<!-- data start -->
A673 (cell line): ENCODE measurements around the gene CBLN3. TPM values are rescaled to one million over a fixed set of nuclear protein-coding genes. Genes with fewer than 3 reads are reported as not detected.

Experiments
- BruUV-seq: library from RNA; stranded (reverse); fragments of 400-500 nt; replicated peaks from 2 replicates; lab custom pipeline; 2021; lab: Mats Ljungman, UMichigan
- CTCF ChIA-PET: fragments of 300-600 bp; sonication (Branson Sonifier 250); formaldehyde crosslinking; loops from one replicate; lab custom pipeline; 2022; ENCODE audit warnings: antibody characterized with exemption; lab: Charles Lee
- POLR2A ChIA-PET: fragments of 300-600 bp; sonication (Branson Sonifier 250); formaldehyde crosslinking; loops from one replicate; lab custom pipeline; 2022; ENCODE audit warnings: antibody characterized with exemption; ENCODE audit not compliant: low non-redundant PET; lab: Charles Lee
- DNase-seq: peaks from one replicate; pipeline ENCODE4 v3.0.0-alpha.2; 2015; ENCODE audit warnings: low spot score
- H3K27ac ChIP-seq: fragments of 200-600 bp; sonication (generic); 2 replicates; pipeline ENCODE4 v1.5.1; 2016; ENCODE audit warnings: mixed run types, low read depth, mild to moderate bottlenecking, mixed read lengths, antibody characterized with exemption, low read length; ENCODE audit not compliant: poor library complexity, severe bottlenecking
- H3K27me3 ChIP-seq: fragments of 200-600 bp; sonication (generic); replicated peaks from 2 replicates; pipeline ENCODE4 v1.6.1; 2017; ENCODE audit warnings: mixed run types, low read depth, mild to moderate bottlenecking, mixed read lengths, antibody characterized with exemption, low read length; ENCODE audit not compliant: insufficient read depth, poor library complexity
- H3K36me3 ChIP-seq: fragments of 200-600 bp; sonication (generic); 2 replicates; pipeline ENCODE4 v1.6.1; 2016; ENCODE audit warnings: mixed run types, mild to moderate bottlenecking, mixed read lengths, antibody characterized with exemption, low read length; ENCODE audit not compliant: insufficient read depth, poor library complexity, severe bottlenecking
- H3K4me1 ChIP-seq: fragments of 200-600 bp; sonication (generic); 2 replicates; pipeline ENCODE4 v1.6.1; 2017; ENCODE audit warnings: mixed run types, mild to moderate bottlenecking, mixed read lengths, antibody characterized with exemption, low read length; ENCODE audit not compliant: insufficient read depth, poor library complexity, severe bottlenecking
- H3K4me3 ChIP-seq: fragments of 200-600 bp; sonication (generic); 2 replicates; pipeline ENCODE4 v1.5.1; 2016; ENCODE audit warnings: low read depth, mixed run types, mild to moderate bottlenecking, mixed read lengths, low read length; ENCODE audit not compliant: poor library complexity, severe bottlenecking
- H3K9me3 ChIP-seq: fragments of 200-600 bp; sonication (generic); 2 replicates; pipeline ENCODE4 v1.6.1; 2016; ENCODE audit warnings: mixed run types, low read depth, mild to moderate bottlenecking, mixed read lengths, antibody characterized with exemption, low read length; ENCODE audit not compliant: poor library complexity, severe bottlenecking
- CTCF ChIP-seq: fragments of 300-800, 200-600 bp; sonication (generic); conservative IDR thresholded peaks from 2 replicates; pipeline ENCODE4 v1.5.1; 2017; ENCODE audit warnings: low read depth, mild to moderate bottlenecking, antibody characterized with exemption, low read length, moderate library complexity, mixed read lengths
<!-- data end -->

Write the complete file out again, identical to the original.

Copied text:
A673 (cell line): ENCODE measurements around the gene CBLN3. TPM values are rescaled to one million over a fixed set of nuclear protein-coding genes. Genes with fewer than 3 reads are reported as not detected.

Experiments
- BruUV-seq: library from RNA; stranded (reverse); fragments of 400-500 nt; replicated peaks from 2 replicates; lab custom pipeline; 2021; lab: Mats Ljungman, UMichigan
- CTCF ChIA-PET: fragments of 300-600 bp; sonication (Branson Sonifier 250); formaldehyde crosslinking; loops from one replicate; lab custom pipeline; 2022; ENCODE audit warnings: antibody characterized with exemption; lab: Charles Lee
- POLR2A ChIA-PET: fragments of 300-600 bp; sonication (Branson Sonifier 250); formaldehyde crosslinking; loops from one replicate; lab custom pipeline; 2022; ENCODE audit warnings: antibody characterized with exemption; ENCODE audit not compliant: low non-redundant PET; lab: Charles Lee
- DNase-seq: peaks from one replicate; pipeline ENCODE4 v3.0.0-alpha.2; 2015; ENCODE audit warnings: low spot score
- H3K27ac ChIP-seq: fragments of 200-600 bp; sonication (generic); 2 replicates; pipeline ENCODE4 v1.5.1; 2016; ENCODE audit warnings: mixed run types, low read depth, mild to moderate bottlenecking, mixed read lengths, antibody characterized with exemption, low read length; ENCODE audit not compliant: poor library complexity, severe bottlenecking
- H3K27me3 ChIP-seq: fragments of 200-600 bp; sonication (generic); replicated peaks from 2 replicates; pipeline ENCODE4 v1.6.1; 2017; ENCODE audit warnings: mixed run types, low read depth, mild to moderate bottlenecking, mixed read lengths, antibody characterized with exemption, low read length; ENCODE audit not compliant: insufficient read depth, poor library complexity
- H3K36me3 ChIP-seq: fragments of 200-600 bp; sonication (generic); 2 replicates; pipeline ENCODE4 v1.6.1; 2016; ENCODE audit warnings: mixed run types, mild to moderate bottlenecking, mixed read lengths, antibody characterized with exemption, low read length; ENCODE audit not compliant: insufficient read depth, poor library complexity, severe bottlenecking
- H3K4me1 ChIP-seq: fragments of 200-600 bp; sonication (generic); 2 replicates; pipeline ENCODE4 v1.6.1; 2017; ENCODE audit warnings: mixed run types, mild to moderate bottlenecking, mixed read lengths, antibody characterized with exemption, low read length; ENCODE audit not compliant: insufficient read depth, poor library complexity, severe bottlenecking
- H3K4me3 ChIP-seq: fragments of 200-600 bp; sonication (generic); 2 replicates; pipeline ENCODE4 v1.5.1; 2016; ENCODE audit warnings: low read depth, mixed run types, mild to moderate bottlenecking, mixed read lengths, low read length; ENCODE audit not compliant: poor library complexity, severe bottlenecking
- H3K9me3 ChIP-seq: fragments of 200-600 bp; sonication (generic); 2 replicates; pipeline ENCODE4 v1.6.1; 2016; ENCODE audit warnings: mixed run types, low read depth, mild to moderate bottlenecking, mixed read lengths, antibody characterized with exemption, low read length; ENCODE audit not compliant: poor library complexity, severe bottlenecking
- CTCF ChIP-seq: fragments of 300-800, 200-600 bp; sonication (generic); conservative IDR thresholded peaks from 2 replicates; pipeline ENCODE4 v1.5.1; 2017; ENCODE audit warnings: low read depth, mild to moderate bottlenecking, antibody characterized with exemption, low read length, moderate library complexity, mixed read lengths